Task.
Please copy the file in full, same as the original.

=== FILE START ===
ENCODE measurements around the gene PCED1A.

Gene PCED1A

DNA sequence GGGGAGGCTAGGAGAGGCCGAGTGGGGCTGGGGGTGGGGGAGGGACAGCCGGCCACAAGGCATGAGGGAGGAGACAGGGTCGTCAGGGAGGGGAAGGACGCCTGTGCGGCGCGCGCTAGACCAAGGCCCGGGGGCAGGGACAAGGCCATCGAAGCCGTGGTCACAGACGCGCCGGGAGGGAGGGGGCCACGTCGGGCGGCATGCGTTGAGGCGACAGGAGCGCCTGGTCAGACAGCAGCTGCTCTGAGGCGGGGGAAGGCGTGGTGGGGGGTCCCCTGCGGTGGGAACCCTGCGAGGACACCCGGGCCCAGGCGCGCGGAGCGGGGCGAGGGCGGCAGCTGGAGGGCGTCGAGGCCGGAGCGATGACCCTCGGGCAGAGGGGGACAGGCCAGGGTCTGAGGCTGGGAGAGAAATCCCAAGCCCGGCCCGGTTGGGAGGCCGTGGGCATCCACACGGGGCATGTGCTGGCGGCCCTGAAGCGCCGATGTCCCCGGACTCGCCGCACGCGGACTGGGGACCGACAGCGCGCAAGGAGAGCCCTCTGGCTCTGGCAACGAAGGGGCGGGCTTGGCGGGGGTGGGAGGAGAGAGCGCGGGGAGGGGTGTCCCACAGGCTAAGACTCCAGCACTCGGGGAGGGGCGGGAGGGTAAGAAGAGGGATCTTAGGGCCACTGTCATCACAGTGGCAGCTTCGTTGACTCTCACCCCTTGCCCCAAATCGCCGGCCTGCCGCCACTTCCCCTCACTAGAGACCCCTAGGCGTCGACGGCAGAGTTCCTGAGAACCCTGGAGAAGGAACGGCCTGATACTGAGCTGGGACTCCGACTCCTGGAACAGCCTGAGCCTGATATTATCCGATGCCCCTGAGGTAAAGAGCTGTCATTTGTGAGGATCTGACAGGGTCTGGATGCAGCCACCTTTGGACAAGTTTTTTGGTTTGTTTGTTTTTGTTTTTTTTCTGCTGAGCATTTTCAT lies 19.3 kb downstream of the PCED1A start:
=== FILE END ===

ENCODE measurements around the gene PCED1A.

Gene PCED1A

DNA sequence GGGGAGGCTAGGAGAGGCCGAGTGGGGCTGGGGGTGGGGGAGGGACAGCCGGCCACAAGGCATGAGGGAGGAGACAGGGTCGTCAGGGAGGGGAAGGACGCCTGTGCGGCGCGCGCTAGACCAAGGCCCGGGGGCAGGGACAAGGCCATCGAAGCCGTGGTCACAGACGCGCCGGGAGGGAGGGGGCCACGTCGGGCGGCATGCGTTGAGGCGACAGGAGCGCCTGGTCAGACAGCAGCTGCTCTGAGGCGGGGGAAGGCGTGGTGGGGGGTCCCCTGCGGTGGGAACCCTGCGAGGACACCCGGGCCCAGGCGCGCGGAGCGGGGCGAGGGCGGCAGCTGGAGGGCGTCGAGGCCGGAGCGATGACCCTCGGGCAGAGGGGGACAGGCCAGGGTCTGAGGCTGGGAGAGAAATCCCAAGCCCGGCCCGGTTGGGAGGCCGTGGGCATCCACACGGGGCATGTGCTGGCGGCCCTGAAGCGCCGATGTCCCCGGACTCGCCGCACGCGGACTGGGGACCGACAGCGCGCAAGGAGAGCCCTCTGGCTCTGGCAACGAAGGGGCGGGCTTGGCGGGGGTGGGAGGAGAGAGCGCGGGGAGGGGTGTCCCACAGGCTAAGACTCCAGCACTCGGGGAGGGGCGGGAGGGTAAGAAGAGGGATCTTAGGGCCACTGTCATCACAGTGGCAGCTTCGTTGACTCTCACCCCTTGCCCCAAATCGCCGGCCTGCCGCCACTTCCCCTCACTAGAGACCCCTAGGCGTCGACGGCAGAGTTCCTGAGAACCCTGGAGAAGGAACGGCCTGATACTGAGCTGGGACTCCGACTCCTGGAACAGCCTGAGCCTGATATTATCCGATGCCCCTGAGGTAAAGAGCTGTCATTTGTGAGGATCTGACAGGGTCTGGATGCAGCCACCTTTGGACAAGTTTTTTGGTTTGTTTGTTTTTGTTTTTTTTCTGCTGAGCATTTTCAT lies 19.3 kb downstream of the PCED1A start: